Avoid These Seven Deadly Personal Injury Lawsuit Sins (Part I)

Okay, in reality, none of these actions or behaviors will actually cause you to physically expire. However, they can make life very difficult for you in the aftermath of a personal injury accident. It is common to assume that once you have been injured that your ability to recover damages (and the value of these damages) is set in stone. This is simply not true: In fact, your actions following your injury accident can have as great of an impact on your ability to recover damages and the value of those damages as can the facts that led to the accident. Avoid these seven “deadly sins” to give yourself the greatest opportunity to succeed in your lawsuit:

  1. Being Apologetic

Nothing sinks a personal injury lawsuit faster than admissions of fault or liability by the injured plaintiff. In every jurisdiction, admissions made by one party in a lawsuit are admissible without the need for the party themselves to testify. This means that if you say “I’m sorry,” “I wasn’t looking where I was going,” “I’m so clumsy,” or anything of this nature, expect that the other party in your lawsuit will bring this up in your lawsuit and argue that you share some, if not all, of the blame for causing the accident.

  1. Being Tough

While one might assume that only men would attempt to act tough, women too may try to minimize the severity of their injuries following a personal injury accident. Men and women alike may feel as if they do not have time to be sick or injured and/or cannot afford to miss time from work. As a result, they may delay seeking medical evaluation and treatment. Not only can this result in injuries becoming worse and more complicated to treat (and thereby increasing the patient’s costs and recovery time), but failing to seek medical treatment and following the doctor’s advice following an injury can be considered negligent behavior that reduces the amount of your recovery.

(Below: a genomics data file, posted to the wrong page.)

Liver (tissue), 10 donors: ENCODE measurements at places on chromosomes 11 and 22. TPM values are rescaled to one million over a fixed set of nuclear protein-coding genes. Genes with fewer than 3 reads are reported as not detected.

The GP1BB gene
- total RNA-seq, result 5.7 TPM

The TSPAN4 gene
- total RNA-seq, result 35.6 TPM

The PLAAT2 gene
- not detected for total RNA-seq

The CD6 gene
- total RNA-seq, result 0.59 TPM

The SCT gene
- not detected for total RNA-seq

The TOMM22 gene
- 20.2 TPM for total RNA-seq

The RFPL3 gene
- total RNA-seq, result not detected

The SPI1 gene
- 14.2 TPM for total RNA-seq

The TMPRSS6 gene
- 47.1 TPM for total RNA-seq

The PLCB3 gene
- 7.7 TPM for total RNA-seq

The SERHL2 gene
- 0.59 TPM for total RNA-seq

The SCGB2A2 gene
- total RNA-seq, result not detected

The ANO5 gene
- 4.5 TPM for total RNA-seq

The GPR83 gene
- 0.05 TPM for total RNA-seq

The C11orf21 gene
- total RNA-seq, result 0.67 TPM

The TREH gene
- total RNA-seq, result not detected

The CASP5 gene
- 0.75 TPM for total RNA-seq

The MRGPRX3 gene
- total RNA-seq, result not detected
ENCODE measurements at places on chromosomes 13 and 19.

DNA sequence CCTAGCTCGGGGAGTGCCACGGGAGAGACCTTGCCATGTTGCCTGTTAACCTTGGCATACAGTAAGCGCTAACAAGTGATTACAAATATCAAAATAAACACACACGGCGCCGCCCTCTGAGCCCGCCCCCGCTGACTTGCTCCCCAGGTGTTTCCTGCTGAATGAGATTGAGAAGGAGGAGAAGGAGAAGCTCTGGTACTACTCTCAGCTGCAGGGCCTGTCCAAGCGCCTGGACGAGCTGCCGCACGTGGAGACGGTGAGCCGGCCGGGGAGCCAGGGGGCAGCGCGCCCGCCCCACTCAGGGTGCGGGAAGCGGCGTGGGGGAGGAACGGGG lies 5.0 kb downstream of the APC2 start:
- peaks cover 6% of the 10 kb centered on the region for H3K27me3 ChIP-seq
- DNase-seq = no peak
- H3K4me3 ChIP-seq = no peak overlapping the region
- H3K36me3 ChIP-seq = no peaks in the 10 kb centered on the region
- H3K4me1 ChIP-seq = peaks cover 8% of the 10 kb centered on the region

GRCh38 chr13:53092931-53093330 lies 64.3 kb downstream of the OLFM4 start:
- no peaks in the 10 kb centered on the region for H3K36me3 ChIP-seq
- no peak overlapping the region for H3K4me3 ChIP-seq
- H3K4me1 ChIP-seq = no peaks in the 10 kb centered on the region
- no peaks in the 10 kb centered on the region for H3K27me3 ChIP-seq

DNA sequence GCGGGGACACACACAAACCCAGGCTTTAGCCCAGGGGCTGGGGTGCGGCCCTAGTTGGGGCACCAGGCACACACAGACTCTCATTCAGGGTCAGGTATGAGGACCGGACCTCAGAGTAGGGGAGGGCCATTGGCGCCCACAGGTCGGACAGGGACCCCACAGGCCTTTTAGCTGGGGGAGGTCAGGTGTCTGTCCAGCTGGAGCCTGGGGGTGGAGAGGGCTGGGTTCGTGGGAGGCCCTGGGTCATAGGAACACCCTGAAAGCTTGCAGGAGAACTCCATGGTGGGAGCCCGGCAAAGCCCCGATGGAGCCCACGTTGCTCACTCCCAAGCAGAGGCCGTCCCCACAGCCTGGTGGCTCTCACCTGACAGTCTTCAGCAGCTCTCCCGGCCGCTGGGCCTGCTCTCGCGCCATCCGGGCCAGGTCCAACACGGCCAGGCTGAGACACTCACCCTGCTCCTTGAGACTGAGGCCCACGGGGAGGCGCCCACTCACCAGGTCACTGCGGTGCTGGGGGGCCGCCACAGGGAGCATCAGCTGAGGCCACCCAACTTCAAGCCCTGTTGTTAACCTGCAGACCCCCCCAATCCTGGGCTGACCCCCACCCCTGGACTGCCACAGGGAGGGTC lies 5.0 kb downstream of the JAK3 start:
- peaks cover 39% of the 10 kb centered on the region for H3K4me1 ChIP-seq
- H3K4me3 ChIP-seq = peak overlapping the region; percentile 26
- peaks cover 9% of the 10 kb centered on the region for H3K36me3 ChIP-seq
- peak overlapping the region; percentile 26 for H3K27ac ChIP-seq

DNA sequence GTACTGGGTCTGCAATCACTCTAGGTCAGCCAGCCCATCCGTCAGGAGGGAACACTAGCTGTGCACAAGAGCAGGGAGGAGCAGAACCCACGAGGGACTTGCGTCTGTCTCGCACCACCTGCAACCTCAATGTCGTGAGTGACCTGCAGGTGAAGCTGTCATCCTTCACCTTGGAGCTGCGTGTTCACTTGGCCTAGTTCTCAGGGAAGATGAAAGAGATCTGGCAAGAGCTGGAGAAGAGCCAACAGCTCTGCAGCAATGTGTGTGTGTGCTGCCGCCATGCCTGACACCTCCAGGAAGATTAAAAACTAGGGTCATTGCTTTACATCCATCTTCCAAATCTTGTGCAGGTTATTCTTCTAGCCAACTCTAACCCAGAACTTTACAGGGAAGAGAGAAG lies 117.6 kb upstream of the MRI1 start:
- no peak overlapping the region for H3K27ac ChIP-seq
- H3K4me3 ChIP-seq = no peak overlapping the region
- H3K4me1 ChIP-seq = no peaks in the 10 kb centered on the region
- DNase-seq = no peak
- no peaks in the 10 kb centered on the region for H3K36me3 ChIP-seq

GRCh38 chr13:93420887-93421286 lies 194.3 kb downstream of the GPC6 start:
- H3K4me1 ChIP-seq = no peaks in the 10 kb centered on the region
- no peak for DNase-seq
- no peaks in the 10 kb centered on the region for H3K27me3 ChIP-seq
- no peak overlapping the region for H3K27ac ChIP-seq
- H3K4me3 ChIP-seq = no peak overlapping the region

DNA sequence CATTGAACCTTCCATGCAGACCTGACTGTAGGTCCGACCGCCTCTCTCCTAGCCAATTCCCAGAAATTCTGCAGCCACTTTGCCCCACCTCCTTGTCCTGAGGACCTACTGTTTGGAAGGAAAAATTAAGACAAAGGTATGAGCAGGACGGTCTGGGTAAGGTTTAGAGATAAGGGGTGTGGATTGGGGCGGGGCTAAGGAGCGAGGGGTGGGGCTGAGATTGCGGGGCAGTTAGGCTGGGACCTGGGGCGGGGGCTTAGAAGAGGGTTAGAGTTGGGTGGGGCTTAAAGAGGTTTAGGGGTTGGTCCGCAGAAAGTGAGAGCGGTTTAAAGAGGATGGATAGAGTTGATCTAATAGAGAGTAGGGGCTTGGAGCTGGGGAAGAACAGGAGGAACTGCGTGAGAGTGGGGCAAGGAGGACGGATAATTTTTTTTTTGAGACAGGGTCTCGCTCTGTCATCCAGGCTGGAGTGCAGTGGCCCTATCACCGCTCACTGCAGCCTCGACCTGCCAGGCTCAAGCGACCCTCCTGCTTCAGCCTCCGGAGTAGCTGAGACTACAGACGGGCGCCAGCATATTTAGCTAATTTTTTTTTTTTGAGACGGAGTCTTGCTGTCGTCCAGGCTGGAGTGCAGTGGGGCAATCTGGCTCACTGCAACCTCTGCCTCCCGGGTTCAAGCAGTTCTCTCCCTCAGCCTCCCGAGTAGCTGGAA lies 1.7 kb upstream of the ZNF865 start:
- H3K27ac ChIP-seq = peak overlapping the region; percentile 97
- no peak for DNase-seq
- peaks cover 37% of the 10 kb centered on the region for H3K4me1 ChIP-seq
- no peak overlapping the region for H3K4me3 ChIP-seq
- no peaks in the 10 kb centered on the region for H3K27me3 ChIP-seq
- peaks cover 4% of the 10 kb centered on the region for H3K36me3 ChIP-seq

1. Procrastinating

When it comes to your injury lawsuit, you only have a limited amount of time in which to investigate the cause(s) of your accident, identify the responsible party or parties, and file your complaint for damages. This time limit is contained in the state’s statute of limitations and begins running on the date of your accident. While several years may seem like a long time, the truth is that this time can run very quickly given all that you must do following an accident.

  1. Relying on Your Memory

By the time your personal injury lawsuit is resolved you will have told your version of events to various individuals several times. When your version of events is not consistent from one telling to the next, it negatively impacts your credibility and makes it more difficult for a judge or jury to believe you. This is why you should write down in detail the facts of your injury as soon as you can after the accident occurs. Keep this document in a safe place and refer to it anytime you need to recount how your accident happened, whether it be for a doctor, your attorney, an insurance adjustor, and/or for the judge or jury.

Retaining the services of an experienced personal injury lawyer as soon as possible after an accident is one of the best ways of ensuring you do not engage in activity that jeopardizes your recovery. Attorney Michael R. Lawless knows what it takes to provide you with the greatest opportunity for success in your case and will help guide you throughout the civil lawsuit process. Contact Kansas Personal Injury Attorney Michael R. Lawless by calling (800) 734-3771 and allow his knowledge and experience benefit you and your case.